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    How Mauricio Pochettino’s Experiences Shaped His Journey to Becoming a Coach

    Mauricio Pochettino said Chelsea’s victory over Tottenham on Monday proved he has matured as a manager in the years since his first spell in England.

    The frantic 4-1 win in north London came amid two red cards for the hosts as emotions threatened to boil over, reminiscent of the so-called “Battle of Stamford Bridge” when Pochettino’s Spurs lost discipline and scored two goals. lead to recognition of the 2015–16 Premier League title.

    After that game, which confirmed Leicester’s title, Pochettino was criticized for allowing his players to lose control of the match and miss the chance to win a first league title since 1961.

    However, it was his former side who failed to discipline on Monday, with Spurs losing Christian Romero and Destiny Udogi either side of the break before Chelsea capitalized on a late hat-trick from striker Nicholas Jackson to seal a third straight league win. .

    Pochettino has previously said he believes he is calmer now than when he was appointed to Southampton in 2013, and that composure was evident among his players as they remained calm on a stormy night at the Tottenham Hotspur Stadium.

    “I learned a lot from the Battle of the Bridge seven years ago,” he said ahead of his side’s home clash with Manchester City on Sunday.

    “I was criticized a lot after this game. Too many people said it might be my fault because I didn’t give or teach the players how to behave and control their emotions in a game like this. I learned a lot.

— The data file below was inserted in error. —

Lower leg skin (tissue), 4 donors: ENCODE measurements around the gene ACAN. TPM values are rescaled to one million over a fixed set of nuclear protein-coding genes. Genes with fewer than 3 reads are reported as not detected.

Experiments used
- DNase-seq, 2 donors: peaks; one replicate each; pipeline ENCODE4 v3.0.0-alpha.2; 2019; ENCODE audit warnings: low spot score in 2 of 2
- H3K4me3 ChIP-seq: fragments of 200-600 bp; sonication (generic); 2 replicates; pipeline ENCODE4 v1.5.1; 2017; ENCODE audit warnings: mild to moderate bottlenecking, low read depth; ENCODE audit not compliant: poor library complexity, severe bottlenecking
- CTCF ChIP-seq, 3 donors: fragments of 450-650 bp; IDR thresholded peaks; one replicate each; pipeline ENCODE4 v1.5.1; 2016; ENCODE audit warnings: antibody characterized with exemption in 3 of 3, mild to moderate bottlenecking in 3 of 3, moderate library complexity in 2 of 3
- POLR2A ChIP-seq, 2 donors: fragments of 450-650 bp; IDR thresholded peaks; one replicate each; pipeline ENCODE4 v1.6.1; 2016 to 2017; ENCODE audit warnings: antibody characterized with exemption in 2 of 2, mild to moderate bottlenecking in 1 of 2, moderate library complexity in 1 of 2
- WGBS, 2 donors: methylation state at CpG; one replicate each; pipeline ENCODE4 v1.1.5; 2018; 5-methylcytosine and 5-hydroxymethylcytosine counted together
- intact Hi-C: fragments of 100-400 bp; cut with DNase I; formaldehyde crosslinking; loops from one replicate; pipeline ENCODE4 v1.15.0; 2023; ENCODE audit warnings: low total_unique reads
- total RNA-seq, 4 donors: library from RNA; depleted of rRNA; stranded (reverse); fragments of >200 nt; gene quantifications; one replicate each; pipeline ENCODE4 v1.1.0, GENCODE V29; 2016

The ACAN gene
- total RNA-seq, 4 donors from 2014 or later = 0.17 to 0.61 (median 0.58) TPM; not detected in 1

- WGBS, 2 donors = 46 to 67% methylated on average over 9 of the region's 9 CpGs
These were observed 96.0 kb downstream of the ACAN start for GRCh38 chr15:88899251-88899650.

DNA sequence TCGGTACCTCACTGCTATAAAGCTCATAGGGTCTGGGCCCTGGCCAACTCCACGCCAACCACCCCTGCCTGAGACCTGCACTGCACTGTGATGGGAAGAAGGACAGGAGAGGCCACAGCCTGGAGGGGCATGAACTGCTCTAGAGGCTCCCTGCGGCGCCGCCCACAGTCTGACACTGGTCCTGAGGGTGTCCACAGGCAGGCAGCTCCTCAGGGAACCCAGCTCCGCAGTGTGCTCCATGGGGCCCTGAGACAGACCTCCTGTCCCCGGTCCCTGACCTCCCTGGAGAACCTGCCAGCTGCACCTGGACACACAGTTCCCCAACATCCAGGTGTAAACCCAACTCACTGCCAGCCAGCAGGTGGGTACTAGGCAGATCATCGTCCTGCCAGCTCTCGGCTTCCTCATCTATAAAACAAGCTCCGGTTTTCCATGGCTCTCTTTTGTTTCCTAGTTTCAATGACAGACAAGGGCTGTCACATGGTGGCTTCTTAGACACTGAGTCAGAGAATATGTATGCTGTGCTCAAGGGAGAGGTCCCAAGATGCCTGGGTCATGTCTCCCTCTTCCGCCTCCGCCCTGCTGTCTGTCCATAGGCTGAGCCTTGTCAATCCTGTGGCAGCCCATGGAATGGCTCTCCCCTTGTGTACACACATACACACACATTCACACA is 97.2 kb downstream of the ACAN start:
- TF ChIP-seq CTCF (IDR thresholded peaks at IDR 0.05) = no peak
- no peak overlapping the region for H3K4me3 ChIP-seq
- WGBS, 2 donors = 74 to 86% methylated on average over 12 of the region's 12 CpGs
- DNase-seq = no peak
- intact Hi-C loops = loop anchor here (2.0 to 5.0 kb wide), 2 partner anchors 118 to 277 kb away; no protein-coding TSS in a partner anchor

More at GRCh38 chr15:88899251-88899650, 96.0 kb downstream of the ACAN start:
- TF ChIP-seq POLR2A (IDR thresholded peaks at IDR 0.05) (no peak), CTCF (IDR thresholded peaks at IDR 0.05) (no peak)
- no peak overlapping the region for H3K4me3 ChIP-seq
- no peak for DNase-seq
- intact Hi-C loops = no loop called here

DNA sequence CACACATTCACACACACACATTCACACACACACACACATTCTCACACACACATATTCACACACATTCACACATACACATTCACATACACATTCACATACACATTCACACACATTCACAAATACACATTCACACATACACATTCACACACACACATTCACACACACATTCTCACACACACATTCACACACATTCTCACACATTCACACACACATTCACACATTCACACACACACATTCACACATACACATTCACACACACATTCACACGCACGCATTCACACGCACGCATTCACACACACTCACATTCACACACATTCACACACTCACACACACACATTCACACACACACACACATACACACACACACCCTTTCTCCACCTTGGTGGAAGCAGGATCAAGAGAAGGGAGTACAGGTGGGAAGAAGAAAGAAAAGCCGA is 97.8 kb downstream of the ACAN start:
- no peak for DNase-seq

“What I can say is that the type of game (on Monday) depends on tactics, form, approach to the game and how you prepare. It’s also about how you control your emotions.

    “One thing we can say is that my players did a really good job of controlling their emotions. We played 10-12 minutes not in the best way, not the way we wanted. When we missed the goal, it was a big blow for us, we were in shock.

    “After that moment we started to control the game. With the score 11 vs 11, we created chances, but the goal was not counted. Then we forced them to make mistakes. We played for 120 minutes. I think we deserved to win. It was crazy, but fair.”

    The game is notable for the fact that a total of 21 minutes were added after nine VAR checks, resulting in both red cards and penalties in Chelsea’s favor and five goals disallowed.

    Pochettino defended the role of the video referee and said Spurs could have no complaints about the result.

    “Tell me one (VAR) decision that was unfair,” he said. “I think there were even a few decisions where Tottenham got lucky. It’s not that VAR was (unfair) towards us. If you watch the game again, Tottenham were very lucky to finish just two times behind us.

    “When there are emotions on the field, it is difficult to control them from the outside (as a coach). I was guilty seven years ago. But Ange (Postecoglou) was not guilty (on Monday).

    “I found out. I watched the game again. It’s important to see how players stay calm in difficult times and force Tottenham to make mistakes and then win the game. That was an option.”

    Chelsea will be aiming for their fourth win in six league games when they face Pep Guardiola’s champions on Sunday.

    Pochettino added: Chelsea are never underdogs. You always feel like you are Chelsea. When you say Chelsea, it’s impossible (to feel like an outsider). There is a story. We cannot go and say that we are the victim of the day. We need to try to be the main characters with our own personality, with our own character.

    “We went to Tottenham and finished 4-1. It shows that we have the character and talent to compete and compete with the best clubs in England. Now it’s about building that confidence, which will certainly help us be more competitive.”

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